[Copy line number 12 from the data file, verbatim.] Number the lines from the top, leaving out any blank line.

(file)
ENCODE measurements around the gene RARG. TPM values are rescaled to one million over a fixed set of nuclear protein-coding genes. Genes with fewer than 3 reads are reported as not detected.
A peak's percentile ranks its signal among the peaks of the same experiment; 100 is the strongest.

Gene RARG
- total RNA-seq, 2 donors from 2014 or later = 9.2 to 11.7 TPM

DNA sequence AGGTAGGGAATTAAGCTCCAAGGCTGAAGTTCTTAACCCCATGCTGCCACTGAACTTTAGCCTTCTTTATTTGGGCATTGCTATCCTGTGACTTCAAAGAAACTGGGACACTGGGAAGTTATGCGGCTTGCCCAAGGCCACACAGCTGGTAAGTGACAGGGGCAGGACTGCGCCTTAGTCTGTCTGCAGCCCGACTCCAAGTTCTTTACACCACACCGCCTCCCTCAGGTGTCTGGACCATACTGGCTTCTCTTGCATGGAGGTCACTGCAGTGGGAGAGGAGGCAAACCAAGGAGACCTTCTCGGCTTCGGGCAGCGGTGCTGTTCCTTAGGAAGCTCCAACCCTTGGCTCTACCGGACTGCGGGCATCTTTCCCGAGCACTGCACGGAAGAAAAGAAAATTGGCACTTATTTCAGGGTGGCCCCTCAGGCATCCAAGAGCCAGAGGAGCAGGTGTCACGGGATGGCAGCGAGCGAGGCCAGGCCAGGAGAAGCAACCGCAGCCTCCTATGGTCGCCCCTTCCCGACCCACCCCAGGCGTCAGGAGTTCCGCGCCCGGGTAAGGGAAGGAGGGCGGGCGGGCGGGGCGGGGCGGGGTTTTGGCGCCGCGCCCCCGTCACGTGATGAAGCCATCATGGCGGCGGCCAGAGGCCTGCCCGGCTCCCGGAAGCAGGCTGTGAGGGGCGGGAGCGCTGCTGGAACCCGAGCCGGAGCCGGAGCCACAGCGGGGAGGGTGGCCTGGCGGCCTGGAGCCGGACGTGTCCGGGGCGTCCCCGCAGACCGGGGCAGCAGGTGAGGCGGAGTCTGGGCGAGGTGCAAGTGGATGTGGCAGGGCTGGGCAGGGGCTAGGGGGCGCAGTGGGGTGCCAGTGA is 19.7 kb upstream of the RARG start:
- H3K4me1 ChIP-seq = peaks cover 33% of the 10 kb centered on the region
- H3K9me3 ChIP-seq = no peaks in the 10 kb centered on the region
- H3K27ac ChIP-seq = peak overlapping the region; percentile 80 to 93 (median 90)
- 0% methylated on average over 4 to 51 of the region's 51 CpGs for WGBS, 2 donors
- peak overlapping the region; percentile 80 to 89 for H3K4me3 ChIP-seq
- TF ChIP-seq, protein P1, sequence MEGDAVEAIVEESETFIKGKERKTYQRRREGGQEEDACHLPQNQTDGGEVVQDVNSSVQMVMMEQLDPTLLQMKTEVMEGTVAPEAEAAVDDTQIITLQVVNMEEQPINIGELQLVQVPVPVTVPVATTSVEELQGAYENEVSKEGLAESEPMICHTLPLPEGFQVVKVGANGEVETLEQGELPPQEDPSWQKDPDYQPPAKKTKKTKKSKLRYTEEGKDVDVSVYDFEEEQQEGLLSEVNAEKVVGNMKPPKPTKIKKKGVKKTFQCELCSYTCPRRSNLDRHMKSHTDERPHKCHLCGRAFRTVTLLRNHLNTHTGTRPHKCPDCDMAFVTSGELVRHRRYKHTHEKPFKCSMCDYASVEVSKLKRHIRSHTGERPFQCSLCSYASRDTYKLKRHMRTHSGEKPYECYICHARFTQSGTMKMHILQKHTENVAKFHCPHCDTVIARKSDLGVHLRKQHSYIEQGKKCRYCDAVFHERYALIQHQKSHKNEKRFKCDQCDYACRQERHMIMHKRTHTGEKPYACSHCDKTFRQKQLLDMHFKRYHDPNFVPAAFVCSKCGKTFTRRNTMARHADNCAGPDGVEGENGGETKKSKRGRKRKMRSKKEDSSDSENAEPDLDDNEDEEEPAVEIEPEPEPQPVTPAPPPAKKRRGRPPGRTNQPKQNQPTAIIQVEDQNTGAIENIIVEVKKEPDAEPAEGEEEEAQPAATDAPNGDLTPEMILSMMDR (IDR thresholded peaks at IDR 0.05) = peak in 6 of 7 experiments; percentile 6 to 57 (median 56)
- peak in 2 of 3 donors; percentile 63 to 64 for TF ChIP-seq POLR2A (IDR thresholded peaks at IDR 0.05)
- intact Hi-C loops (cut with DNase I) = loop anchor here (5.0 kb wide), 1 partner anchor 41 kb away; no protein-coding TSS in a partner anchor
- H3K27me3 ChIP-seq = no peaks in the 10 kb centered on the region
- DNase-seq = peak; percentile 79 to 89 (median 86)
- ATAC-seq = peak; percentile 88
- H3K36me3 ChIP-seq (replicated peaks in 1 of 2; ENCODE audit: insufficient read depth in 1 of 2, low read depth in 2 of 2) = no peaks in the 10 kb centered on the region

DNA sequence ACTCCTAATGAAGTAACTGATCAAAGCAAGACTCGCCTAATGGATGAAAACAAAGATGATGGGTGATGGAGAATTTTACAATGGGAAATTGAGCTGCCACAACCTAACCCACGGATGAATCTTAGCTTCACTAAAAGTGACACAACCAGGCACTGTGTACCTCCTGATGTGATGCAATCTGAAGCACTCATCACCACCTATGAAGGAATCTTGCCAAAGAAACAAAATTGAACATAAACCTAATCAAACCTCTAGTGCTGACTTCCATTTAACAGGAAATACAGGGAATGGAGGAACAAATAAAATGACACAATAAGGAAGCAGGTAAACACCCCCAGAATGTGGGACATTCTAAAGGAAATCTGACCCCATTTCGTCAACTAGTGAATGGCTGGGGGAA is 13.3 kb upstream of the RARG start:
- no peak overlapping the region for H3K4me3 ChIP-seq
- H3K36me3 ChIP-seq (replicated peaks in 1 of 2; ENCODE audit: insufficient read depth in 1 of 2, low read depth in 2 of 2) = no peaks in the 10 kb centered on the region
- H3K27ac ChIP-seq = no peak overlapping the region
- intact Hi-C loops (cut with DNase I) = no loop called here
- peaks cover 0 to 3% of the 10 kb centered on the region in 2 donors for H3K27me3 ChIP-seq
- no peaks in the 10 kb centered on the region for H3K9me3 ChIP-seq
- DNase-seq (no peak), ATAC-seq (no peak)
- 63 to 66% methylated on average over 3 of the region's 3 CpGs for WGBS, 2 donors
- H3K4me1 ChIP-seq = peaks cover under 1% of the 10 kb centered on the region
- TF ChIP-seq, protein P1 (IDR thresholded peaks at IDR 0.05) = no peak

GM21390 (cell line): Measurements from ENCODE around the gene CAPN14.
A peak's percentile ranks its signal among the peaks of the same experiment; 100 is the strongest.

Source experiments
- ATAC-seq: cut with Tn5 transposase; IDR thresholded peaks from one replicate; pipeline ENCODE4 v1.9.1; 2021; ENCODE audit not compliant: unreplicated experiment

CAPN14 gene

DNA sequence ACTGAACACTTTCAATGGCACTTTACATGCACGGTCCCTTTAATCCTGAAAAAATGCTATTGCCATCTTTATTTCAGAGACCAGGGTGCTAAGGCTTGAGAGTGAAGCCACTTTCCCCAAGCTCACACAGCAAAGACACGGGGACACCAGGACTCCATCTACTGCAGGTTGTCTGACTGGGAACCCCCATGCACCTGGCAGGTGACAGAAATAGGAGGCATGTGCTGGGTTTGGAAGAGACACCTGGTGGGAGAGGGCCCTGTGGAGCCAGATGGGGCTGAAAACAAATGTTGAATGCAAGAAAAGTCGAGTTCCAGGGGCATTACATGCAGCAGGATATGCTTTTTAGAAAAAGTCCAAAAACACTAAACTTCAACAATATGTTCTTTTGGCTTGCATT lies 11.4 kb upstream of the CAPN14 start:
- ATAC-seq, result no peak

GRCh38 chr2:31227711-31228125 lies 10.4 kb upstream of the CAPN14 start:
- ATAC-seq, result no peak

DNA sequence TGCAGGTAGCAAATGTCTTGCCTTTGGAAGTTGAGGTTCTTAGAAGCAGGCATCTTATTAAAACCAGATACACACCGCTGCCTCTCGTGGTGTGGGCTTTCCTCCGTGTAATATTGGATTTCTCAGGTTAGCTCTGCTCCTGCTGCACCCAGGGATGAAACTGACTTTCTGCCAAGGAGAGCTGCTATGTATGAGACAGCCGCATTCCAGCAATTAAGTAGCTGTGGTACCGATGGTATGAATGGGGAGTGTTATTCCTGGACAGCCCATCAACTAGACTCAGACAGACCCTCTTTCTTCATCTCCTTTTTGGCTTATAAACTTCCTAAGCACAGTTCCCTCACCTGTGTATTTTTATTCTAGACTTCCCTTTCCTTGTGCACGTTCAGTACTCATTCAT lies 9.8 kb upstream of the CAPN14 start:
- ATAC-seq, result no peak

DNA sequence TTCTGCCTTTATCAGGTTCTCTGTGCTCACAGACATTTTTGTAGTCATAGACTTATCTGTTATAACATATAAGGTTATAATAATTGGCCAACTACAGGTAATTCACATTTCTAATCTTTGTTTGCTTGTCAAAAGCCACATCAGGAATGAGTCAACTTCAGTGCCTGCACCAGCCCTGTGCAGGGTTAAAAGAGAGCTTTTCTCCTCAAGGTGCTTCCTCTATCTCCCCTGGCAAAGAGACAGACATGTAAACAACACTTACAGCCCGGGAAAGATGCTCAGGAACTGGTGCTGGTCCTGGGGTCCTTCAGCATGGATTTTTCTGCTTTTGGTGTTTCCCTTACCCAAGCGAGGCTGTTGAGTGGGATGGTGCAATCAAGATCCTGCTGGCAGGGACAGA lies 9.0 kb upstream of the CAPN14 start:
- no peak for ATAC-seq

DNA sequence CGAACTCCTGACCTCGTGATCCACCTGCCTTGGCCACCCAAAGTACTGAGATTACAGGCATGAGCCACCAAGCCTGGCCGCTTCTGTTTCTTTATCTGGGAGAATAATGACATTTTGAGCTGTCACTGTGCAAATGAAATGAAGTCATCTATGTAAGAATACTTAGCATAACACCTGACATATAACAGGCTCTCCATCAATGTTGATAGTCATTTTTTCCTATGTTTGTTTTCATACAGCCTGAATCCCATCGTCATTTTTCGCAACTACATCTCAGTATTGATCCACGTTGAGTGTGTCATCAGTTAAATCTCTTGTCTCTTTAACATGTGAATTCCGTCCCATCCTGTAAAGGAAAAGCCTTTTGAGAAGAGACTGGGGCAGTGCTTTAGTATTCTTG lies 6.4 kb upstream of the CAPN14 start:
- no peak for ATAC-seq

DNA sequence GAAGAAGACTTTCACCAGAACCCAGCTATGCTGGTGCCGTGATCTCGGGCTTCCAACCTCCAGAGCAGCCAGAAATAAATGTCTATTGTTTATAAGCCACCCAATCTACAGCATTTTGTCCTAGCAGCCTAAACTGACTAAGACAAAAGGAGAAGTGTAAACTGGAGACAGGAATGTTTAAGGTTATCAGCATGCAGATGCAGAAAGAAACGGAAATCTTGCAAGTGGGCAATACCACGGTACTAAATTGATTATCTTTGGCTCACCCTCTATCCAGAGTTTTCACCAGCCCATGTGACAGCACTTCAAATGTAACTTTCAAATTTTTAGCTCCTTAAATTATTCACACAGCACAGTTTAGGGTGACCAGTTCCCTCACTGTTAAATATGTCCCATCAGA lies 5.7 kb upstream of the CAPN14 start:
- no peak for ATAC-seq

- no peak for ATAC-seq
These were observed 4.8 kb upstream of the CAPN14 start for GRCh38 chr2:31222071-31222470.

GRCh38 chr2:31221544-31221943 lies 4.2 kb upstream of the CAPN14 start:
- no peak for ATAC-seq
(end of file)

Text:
- peak in 2 of 3 donors; percentile 63 to 64 for TF ChIP-seq POLR2A (IDR thresholded peaks at IDR 0.05)